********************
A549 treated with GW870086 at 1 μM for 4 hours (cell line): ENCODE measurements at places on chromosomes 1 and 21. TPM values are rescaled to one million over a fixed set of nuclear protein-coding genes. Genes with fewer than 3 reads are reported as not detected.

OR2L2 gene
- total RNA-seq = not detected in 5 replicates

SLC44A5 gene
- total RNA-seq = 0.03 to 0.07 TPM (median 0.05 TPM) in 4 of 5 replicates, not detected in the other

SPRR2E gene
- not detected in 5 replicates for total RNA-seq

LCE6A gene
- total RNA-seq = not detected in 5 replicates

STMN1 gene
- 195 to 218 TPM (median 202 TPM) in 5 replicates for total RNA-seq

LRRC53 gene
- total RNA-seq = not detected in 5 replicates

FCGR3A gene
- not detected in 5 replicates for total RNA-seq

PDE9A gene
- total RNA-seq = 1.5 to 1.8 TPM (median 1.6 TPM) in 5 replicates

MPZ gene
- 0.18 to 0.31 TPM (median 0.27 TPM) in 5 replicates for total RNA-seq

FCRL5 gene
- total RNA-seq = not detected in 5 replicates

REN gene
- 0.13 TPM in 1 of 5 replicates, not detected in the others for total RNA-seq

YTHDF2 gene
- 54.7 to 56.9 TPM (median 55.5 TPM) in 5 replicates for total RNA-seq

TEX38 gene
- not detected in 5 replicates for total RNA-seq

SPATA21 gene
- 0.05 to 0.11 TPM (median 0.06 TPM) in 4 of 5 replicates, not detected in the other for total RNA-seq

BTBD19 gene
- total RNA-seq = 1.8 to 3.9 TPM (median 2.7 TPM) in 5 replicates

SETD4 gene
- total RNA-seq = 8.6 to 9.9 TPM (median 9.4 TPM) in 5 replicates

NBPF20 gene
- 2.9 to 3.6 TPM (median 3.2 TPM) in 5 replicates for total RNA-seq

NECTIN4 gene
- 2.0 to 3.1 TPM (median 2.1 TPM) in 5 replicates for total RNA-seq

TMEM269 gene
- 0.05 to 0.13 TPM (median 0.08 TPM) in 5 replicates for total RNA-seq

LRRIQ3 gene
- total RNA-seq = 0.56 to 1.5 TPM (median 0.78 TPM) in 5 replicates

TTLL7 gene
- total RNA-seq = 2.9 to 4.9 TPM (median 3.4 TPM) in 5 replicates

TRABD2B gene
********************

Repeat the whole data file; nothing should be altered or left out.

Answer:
A549 treated with GW870086 at 1 μM for 4 hours (cell line): ENCODE measurements at places on chromosomes 1 and 21. TPM values are rescaled to one million over a fixed set of nuclear protein-coding genes. Genes with fewer than 3 reads are reported as not detected.

OR2L2 gene
- total RNA-seq = not detected in 5 replicates

SLC44A5 gene
- total RNA-seq = 0.03 to 0.07 TPM (median 0.05 TPM) in 4 of 5 replicates, not detected in the other

SPRR2E gene
- not detected in 5 replicates for total RNA-seq

LCE6A gene
- total RNA-seq = not detected in 5 replicates

STMN1 gene
- 195 to 218 TPM (median 202 TPM) in 5 replicates for total RNA-seq

LRRC53 gene
- total RNA-seq = not detected in 5 replicates

FCGR3A gene
- not detected in 5 replicates for total RNA-seq

PDE9A gene
- total RNA-seq = 1.5 to 1.8 TPM (median 1.6 TPM) in 5 replicates

MPZ gene
- 0.18 to 0.31 TPM (median 0.27 TPM) in 5 replicates for total RNA-seq

FCRL5 gene
- total RNA-seq = not detected in 5 replicates

REN gene
- 0.13 TPM in 1 of 5 replicates, not detected in the others for total RNA-seq

YTHDF2 gene
- 54.7 to 56.9 TPM (median 55.5 TPM) in 5 replicates for total RNA-seq

TEX38 gene
- not detected in 5 replicates for total RNA-seq

SPATA21 gene
- 0.05 to 0.11 TPM (median 0.06 TPM) in 4 of 5 replicates, not detected in the other for total RNA-seq

BTBD19 gene
- total RNA-seq = 1.8 to 3.9 TPM (median 2.7 TPM) in 5 replicates

SETD4 gene
- total RNA-seq = 8.6 to 9.9 TPM (median 9.4 TPM) in 5 replicates

NBPF20 gene
- 2.9 to 3.6 TPM (median 3.2 TPM) in 5 replicates for total RNA-seq

NECTIN4 gene
- 2.0 to 3.1 TPM (median 2.1 TPM) in 5 replicates for total RNA-seq

TMEM269 gene
- 0.05 to 0.13 TPM (median 0.08 TPM) in 5 replicates for total RNA-seq

LRRIQ3 gene
- total RNA-seq = 0.56 to 1.5 TPM (median 0.78 TPM) in 5 replicates

TTLL7 gene
- total RNA-seq = 2.9 to 4.9 TPM (median 3.4 TPM) in 5 replicates

TRABD2B gene